Additionally, the new media regulations banning “homosexual” content from online broadcasting and censoring other areas of Chinese cyberspace also affect trans people as the concepts of gender and sexual orientation diversity are often loosely interpreted to be the same. The change is that these regulations add a level of complexity to the work that trans communities do, which is largely online. The exact scope of these laws does still remain vague, as it is often the case in China. However, this means that trans activism, which has just taken its first baby steps and relies heavily on social media, is now facing increased pressure and uncertainty.

 

As WeChat and Weibo tighten control over LGBT content as a part of the broader online content control, deletion of articles on trans-related issues is simply another challenge for trans activists working within China today. To some extent, many trans activists rely on crowdfunding campaigns to keep their groups running. As a result of expanding media control, the number of public trans events have decreased and access to financial support has become increasingly complicated. While navigating the do’s and the don’ts of the media landscape and offline events is a skill that most of the activists have acquired over time, financing the activities of these groups and providing full-time employment for activists is now extremely uncertain. Online fundraising is now legally only accessible to registered charities, social organisations, and civil society groups. While the recent laws also affect non-trans LGB activists, the impact that they have on trans activists is magnified since online activism is one of the few sources of trans-inclusive employment.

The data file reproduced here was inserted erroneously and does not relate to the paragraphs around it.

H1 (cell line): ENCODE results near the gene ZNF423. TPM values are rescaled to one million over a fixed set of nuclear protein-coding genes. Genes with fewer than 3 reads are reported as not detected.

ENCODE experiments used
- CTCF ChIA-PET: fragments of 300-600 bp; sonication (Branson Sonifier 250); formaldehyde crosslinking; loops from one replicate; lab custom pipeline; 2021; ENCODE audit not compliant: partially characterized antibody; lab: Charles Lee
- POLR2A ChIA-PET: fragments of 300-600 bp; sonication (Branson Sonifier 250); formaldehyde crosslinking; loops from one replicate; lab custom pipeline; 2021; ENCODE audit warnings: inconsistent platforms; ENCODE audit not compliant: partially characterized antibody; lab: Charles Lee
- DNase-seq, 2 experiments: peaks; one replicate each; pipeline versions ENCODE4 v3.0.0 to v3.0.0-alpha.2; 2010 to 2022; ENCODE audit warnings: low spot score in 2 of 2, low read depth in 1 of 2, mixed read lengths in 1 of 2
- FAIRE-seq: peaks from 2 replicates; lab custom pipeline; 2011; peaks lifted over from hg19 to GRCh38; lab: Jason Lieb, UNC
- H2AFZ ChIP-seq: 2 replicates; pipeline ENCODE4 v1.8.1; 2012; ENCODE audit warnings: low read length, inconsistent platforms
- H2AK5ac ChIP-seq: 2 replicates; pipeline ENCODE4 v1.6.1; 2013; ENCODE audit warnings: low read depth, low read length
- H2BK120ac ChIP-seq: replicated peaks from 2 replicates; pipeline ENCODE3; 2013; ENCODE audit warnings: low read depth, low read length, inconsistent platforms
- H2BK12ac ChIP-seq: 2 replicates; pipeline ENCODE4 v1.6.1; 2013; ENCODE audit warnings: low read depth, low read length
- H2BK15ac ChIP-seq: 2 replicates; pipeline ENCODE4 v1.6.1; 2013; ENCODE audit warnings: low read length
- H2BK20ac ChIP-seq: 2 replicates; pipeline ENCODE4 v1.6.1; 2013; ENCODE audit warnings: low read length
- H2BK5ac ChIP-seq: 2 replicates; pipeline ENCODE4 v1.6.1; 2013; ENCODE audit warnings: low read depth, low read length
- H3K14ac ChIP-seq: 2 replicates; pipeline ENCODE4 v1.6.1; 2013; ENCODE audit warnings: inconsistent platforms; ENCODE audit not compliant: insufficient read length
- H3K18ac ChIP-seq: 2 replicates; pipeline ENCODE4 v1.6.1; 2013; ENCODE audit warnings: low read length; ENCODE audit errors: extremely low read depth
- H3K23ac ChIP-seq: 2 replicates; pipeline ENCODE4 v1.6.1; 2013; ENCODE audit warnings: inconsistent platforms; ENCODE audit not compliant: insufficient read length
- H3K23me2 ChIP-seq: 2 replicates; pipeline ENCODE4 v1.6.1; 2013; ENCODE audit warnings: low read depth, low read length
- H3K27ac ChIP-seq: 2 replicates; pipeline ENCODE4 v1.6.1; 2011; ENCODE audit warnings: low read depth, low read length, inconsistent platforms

More broadly, media censorship affects trans representation on mainstream media where most cis people learn about trans issues. Popular media tends to sensationalise reporting on trans stories, such as the story of Ling Xue, dehumanising and objectifying the bodies of trans people. Jin Xing, a popular TV show host who happens to be a woman of trans experience and is infamous for her sexist and biological essentialist remarks, is one of the few openly trans people who is still allowed to have a public voice. Social media remains the main outlet for trans-led discussion yet this is under attack with the increasing control of WeChat and Weibo.

 

Just as trans activism was beginning to rise, it happened to hit a fierce wave of censorship. Recent changes in media regulations are already affecting trans groups and organisations in China, chipping away at the presence of online communities as well as offline organising. Above all, there is a feeling of precarity as trans groups struggle to register officially. This raises questions (without definite answers) of how activists can keep up their work, what happens if they do, and what alternative outlets for trans content are to be found.

Ausma Bernotaitė is a Lithuanian-born queer activist working internationally. They are the CEO of Q-Humanity – an organisation that facilitates the breaking down of barriers for embracing a diverse society through education, research and innovation. Image credit: JSTV.